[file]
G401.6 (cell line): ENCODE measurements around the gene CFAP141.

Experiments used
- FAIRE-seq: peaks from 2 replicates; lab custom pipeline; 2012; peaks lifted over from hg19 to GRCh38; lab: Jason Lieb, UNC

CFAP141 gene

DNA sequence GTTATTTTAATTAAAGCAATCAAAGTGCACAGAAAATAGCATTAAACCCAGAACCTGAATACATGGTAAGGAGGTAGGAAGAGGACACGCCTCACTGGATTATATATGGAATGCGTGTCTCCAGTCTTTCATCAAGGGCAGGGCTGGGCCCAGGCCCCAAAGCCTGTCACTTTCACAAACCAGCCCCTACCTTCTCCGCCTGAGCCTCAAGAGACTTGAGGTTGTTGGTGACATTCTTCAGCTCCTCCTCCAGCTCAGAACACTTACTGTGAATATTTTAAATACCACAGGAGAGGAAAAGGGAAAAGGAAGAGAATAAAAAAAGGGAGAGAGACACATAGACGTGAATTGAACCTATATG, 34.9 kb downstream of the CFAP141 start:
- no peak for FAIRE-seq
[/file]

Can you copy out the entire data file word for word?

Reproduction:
G401.6 (cell line): ENCODE measurements around the gene CFAP141.

Experiments used
- FAIRE-seq: peaks from 2 replicates; lab custom pipeline; 2012; peaks lifted over from hg19 to GRCh38; lab: Jason Lieb, UNC

CFAP141 gene

DNA sequence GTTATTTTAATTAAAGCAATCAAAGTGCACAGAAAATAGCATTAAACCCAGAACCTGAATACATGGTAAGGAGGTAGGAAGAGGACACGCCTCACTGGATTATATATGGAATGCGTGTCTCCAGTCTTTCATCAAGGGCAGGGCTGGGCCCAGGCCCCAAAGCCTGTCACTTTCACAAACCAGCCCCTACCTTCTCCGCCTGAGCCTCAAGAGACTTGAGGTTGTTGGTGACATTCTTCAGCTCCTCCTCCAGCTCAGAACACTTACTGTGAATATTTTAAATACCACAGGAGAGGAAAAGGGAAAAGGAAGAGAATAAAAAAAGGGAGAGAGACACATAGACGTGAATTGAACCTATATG, 34.9 kb downstream of the CFAP141 start:
- no peak for FAIRE-seq